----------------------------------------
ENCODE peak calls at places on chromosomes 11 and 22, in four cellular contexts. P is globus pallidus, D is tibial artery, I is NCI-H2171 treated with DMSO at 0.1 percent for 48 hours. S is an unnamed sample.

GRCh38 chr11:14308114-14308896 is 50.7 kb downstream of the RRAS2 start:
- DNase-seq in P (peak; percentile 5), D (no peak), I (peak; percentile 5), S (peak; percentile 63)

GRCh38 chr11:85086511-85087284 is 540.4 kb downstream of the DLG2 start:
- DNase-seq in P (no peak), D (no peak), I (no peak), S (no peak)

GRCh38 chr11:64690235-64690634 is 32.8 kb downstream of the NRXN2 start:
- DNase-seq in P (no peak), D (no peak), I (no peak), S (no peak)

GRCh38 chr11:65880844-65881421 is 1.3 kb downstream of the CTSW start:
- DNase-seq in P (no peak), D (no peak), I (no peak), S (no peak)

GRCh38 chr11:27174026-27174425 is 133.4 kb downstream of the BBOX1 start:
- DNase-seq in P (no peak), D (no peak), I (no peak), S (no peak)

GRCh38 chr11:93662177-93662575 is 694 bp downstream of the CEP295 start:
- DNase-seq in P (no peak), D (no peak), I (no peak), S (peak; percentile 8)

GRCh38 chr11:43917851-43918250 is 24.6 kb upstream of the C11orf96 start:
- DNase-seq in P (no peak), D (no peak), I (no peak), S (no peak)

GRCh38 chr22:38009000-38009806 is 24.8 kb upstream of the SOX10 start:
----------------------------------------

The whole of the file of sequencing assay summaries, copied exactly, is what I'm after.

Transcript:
ENCODE peak calls at places on chromosomes 11 and 22, in four cellular contexts. P is globus pallidus, D is tibial artery, I is NCI-H2171 treated with DMSO at 0.1 percent for 48 hours. S is an unnamed sample.

GRCh38 chr11:14308114-14308896 is 50.7 kb downstream of the RRAS2 start:
- DNase-seq in P (peak; percentile 5), D (no peak), I (peak; percentile 5), S (peak; percentile 63)

GRCh38 chr11:85086511-85087284 is 540.4 kb downstream of the DLG2 start:
- DNase-seq in P (no peak), D (no peak), I (no peak), S (no peak)

GRCh38 chr11:64690235-64690634 is 32.8 kb downstream of the NRXN2 start:
- DNase-seq in P (no peak), D (no peak), I (no peak), S (no peak)

GRCh38 chr11:65880844-65881421 is 1.3 kb downstream of the CTSW start:
- DNase-seq in P (no peak), D (no peak), I (no peak), S (no peak)

GRCh38 chr11:27174026-27174425 is 133.4 kb downstream of the BBOX1 start:
- DNase-seq in P (no peak), D (no peak), I (no peak), S (no peak)

GRCh38 chr11:93662177-93662575 is 694 bp downstream of the CEP295 start:
- DNase-seq in P (no peak), D (no peak), I (no peak), S (peak; percentile 8)

GRCh38 chr11:43917851-43918250 is 24.6 kb upstream of the C11orf96 start:
- DNase-seq in P (no peak), D (no peak), I (no peak), S (no peak)

GRCh38 chr22:38009000-38009806 is 24.8 kb upstream of the SOX10 start: